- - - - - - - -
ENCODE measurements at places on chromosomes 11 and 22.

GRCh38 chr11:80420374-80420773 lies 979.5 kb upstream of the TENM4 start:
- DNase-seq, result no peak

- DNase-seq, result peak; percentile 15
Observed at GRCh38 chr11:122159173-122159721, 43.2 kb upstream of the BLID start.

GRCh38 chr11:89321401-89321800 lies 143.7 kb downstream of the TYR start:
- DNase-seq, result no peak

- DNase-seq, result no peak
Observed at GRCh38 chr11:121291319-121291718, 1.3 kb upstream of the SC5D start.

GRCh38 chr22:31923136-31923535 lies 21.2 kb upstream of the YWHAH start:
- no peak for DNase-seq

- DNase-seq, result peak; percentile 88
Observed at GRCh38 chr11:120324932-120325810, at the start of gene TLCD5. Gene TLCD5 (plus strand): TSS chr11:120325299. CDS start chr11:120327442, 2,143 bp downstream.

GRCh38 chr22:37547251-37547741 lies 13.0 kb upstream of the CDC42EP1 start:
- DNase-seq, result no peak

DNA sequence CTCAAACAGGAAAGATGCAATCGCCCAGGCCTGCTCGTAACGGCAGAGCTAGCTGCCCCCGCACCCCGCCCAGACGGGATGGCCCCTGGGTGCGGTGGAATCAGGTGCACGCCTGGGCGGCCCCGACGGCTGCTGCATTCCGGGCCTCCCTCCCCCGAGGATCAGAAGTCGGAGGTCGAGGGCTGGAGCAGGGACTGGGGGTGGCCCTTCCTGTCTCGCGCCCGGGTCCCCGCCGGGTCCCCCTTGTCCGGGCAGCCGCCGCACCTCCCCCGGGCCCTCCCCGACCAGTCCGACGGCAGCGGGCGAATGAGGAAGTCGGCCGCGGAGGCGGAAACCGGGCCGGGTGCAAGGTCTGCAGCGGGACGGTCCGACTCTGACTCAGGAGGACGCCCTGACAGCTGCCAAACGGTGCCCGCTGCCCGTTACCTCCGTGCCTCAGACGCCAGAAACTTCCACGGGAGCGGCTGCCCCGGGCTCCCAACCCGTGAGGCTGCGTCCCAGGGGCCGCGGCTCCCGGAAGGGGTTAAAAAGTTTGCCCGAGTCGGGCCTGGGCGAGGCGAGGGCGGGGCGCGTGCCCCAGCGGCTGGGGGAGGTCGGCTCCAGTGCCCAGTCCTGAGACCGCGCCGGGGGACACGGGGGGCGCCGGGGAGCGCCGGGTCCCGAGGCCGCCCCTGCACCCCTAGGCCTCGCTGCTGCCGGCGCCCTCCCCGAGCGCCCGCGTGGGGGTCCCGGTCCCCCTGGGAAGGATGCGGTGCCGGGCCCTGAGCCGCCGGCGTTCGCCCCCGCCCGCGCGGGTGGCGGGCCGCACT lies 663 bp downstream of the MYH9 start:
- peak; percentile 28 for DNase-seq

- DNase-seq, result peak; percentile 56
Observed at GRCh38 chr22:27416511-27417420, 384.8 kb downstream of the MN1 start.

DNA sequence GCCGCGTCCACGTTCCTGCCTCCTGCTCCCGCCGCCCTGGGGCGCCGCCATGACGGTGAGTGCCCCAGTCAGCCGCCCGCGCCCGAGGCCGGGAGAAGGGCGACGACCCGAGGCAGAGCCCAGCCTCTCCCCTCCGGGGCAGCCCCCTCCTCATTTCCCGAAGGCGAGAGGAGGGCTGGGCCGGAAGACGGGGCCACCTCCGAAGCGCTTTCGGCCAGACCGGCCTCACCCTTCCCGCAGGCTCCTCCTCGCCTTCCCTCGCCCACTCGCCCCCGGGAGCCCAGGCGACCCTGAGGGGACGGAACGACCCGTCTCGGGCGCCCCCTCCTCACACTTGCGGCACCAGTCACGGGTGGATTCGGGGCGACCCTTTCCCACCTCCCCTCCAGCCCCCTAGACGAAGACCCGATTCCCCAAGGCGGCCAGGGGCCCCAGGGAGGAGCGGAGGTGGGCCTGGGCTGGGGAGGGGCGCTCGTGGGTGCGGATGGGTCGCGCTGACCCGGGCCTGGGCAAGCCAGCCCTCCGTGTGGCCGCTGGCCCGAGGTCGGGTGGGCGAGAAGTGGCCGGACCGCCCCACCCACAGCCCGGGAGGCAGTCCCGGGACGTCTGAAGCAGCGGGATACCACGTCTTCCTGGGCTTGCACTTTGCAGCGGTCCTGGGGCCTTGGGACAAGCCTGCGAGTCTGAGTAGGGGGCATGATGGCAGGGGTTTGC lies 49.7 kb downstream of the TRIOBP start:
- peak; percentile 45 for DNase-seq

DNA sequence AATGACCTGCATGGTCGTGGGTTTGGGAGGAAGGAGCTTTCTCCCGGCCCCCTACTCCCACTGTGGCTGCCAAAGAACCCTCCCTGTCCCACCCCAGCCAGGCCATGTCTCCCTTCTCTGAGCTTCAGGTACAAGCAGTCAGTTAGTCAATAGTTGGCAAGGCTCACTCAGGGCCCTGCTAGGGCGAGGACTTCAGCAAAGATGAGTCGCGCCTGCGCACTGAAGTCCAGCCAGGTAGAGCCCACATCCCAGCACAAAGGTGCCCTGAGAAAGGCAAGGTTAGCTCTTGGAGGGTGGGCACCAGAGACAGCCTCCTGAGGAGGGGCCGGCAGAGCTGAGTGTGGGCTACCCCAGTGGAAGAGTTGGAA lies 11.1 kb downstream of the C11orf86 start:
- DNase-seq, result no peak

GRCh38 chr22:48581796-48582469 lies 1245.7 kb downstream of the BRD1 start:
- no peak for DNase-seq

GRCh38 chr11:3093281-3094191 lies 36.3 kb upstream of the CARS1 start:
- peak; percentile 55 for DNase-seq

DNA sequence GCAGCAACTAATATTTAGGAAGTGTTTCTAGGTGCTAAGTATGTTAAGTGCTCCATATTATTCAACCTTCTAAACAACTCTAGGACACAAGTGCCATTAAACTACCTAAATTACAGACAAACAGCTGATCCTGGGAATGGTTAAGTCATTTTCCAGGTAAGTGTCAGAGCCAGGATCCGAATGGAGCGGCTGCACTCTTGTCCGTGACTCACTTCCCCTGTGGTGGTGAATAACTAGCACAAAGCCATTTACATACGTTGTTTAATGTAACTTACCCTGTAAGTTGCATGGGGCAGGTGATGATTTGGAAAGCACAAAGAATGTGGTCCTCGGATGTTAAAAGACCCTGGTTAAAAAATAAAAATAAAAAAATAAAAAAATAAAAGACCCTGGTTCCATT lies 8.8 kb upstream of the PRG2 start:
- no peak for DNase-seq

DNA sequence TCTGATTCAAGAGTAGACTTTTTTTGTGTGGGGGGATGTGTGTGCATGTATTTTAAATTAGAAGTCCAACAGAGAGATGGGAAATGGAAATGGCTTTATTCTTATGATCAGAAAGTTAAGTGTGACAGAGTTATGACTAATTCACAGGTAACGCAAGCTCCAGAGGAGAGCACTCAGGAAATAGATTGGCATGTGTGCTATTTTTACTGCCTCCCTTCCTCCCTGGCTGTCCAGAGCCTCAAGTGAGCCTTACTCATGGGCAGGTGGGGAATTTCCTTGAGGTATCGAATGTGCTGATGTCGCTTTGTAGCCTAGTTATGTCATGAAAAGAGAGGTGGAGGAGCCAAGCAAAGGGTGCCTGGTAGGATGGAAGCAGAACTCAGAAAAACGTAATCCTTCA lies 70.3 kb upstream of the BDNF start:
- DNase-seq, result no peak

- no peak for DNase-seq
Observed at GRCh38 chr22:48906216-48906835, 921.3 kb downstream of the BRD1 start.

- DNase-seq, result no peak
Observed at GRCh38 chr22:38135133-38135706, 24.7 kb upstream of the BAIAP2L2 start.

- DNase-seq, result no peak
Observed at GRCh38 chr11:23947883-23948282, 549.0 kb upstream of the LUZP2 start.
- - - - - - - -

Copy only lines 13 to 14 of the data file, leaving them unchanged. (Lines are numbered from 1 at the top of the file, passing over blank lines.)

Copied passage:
Observed at GRCh38 chr11:120324932-120325810, at the start of gene TLCD5. Gene TLCD5 (plus strand): TSS chr11:120325299. CDS start chr11:120327442, 2,143 bp downstream.

GRCh38 chr22:37547251-37547741 lies 13.0 kb upstream of the CDC42EP1 start: